Report prepared by: P.J. Milburn.

    Departed: 07:15 returned at 15:40.
    Sea conditions: calm at first then to 1.0 m NE by mid morning.
    Swell: east 1.5 m.
    Weather: bright sunshine with scattered cloud early.
    Temperature range: 18.1 to 23.0°C.
    Barometric pressure: 1028HPa steady.
    Wind: light and variable in the morning increasing to NE 10 to 12 kts
    Sea surface temperature: 18.7 to 24.4°C.
    Primary chumming location: S 34° 25’ – E 151° 21’.


    High-pressure systems were located over western Victoria and the Tasman Sea, resulting in a warm fine day with a northeasterly breeze. On a gentle easterly swell these were perfect conditions for pelagic bird watching. With warm blue water flowing in from the east over the continental shelf we had high hopes for an exciting day.

    Inshore Bottle-nosed and Short-beaked Common Dolphins easily outnumbered birds close inshore but we did manage to record a Little Penguin. As we cleared the reefs were encountered Wedge-tailed, Flesh-footed and Fluttering Shearwaters.

    At the 75-fathom line the sea surface temperature jumped up by 3.7°C and seabirds appeared from all quarters. The first Solander’s Petrels had returned to their breeding zone and were a magnificent sight as they soared above the shearwater hordes. Splendid Pomarine Jaegers in breeding plumage competed for attention but the appearance of a RED-FOOTED BOOBY astern, the first recorded on a Wollongong pelagic trip, easily stole the stage. The glorious cries of “stop the boat” were rewarded when the booby made several more passes at fairly close range. The whirring of camera shutters had barely resumed when a GREY TERNLET was spotted alongside.

    As often happens, when we resumed our journey eastward a calm normality returned. We were joined by a second year Campbell Albatross and an adult White-capped Albatross along with several Grey-faced Petrels. We hauled up at the 250-fathom line and began a drift-and-berley session. We were rewarded with the arrival of a couple of White-capped Albatross and several Wilson’s Storm-Petrels.

    Just as we were getting under way for the return leg a small flying object approached us from astern and, to our surprise, turned out to be a Gould’s Wattled Bat. The outstanding avian observation of our trip back to port was the sighting of a STREAKED SHEARWATER at the 80-fathom line.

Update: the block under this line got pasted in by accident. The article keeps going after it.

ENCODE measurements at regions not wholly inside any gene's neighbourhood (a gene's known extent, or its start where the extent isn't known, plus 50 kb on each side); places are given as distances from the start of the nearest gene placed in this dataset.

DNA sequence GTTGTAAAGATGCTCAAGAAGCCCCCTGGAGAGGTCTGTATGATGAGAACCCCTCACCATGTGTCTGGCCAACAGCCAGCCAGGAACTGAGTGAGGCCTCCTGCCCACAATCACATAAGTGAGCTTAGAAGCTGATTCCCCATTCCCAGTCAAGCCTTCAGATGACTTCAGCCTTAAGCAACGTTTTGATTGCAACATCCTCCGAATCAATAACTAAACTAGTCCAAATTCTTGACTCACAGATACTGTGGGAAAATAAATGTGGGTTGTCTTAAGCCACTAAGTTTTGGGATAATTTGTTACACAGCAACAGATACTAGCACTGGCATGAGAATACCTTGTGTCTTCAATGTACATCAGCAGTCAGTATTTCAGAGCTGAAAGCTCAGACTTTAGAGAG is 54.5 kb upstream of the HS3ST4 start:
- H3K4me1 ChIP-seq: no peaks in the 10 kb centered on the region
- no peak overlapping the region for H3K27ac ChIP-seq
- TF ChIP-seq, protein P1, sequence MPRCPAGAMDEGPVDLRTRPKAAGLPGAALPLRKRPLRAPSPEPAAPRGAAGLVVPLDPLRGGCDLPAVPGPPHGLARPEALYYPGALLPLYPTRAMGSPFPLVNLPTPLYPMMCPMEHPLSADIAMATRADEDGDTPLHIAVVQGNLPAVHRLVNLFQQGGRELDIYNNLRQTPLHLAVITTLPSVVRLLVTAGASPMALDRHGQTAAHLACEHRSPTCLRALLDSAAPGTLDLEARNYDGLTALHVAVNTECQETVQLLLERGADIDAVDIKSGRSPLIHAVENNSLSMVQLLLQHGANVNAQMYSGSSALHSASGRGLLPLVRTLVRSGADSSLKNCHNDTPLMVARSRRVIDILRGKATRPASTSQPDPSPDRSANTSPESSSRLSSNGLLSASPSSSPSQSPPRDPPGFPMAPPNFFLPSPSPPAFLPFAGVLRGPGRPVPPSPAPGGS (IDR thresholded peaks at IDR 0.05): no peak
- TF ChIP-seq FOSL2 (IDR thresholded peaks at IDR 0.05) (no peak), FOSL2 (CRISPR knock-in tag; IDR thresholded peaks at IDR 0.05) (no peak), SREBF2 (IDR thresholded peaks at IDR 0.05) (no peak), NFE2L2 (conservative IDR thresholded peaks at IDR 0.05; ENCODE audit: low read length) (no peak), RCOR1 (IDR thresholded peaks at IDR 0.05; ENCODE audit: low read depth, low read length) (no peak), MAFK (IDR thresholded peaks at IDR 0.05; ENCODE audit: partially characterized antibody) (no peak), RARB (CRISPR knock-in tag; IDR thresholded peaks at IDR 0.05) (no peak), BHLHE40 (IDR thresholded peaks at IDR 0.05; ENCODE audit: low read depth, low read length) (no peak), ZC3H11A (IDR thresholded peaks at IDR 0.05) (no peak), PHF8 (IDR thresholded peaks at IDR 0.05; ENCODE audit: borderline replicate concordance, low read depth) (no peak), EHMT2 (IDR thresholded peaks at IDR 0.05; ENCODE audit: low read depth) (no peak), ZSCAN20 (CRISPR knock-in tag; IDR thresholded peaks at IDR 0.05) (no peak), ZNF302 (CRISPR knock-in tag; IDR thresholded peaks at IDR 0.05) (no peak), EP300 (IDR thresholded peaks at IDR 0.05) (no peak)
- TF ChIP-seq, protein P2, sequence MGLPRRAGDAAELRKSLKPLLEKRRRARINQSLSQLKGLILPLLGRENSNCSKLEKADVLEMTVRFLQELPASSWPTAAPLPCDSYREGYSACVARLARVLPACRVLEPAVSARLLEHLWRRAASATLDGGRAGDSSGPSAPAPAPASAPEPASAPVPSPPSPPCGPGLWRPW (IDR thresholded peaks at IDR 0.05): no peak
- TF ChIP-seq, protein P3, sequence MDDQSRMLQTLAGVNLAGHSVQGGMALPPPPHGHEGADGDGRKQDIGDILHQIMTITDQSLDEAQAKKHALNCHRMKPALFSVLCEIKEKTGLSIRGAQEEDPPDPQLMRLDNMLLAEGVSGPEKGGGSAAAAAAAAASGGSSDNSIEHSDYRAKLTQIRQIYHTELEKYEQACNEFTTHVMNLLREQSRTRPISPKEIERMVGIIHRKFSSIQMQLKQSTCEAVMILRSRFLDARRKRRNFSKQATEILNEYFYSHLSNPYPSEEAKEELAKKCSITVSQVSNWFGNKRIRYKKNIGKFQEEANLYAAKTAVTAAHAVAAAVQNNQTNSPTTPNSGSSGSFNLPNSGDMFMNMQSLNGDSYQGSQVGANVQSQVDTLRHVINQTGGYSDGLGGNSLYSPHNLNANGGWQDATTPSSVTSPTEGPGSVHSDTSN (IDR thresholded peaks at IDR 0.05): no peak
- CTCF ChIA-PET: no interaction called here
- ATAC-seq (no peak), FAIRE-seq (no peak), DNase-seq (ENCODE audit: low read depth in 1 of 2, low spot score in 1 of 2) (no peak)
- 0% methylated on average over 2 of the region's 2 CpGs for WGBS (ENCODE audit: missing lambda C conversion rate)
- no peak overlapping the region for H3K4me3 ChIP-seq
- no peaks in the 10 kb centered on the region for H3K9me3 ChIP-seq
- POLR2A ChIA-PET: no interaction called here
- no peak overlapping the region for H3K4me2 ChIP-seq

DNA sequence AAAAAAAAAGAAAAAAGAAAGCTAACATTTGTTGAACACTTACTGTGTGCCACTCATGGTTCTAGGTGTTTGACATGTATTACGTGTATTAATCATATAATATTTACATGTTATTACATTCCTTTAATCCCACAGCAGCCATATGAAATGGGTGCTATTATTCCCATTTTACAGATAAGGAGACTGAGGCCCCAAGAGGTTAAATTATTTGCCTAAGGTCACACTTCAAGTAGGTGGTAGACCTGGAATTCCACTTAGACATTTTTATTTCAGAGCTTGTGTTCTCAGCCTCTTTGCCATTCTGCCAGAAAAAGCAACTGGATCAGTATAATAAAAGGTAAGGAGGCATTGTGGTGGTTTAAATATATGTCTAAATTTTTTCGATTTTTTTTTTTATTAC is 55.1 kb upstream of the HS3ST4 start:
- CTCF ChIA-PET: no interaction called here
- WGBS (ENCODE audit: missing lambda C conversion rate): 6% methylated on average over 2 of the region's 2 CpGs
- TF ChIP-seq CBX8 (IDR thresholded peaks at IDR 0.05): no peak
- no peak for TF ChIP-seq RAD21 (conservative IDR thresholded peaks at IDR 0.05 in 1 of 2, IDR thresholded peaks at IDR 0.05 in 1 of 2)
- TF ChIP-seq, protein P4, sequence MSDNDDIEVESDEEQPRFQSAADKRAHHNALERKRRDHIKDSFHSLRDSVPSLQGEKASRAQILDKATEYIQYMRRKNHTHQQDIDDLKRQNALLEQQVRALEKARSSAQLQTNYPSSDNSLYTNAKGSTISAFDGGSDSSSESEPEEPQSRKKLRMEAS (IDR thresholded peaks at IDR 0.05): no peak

Among large numbers of summer seabirds we identified a RED-FOOTED BOOBY, a GREY TERNLET and 6 species of shearwaters including STREAKED SHEARWATER.

    Birds recorded according to the latest Environment Australia Reporting Schedule:

    Species code: Species name: Numbers:

    (Note: numbers in parenthesis = highest count at any one time)

    005 Little Penguin Eudyptula minor 1
    075 Grey-faced Petrel Pterodroma (macroptera) gouldi 7 (3)
    971 Solander’s Petrel P. solandri 8 (2)
    853 STREAKED SHEARWATER Calonectris leucomelas 1
    068 Fluttering Shearwater Puffinus gavia 5 (2)
    913 Hutton’s Shearwater P. huttoni 1
    069 Wedge-tailed Shearwater P. pacificus 375+ (150+)
    071 Short-tailed Shearwater P. tenuirostris 4 (1)
    072 Flesh-footed Shearwater P. carneipes 50+ (20+)
    859 Campbell Albatross Thalassarche impavida 1
    091 Shy Albatross T. cauta 1
    861 White-capped Albatross T. steadi 3 (2)
    063 Wilson’s Storm-Petrel Oceanites oceanicus 2 (2)
    104 Australasian Gannet Morus serrator 18 (10)
    103 RED-FOOTED BOOBY Sula sula 1 intermediate morph
    945 Pomarine Jaeger Stercorarius pomarinus 7 (3)
    981 Kelp Gull Larus dominicanus 1
    125 Silver Gull L. novaehollandiae 2 (2)
    115 Crested Tern Sterna bergii 36 (15)
    982 GREY TERNLET Procelsterna cerulea 1

    In the harbour:

    005 Little Penguin Eudyptula minor 1
    106 Australian Pelican Pelicanus conspicillatus 8 (8)
    125 Silver Gull Larus novaehollandiae 38 (38)
    115 Crested Tern Sterna bergii 1

    12 species of procellariiformes in a total of 20 species of seabird identified outside the breakwater.

    Other birds:



    Inshore Bottle-nosed Dolphin Tursiops aduncus 8 (8)
    Short-beaked Common Dolphin Delphinus delphis 50+ (50+)
    Gould’s Wattled Bat Chalinolobus gouldii 1




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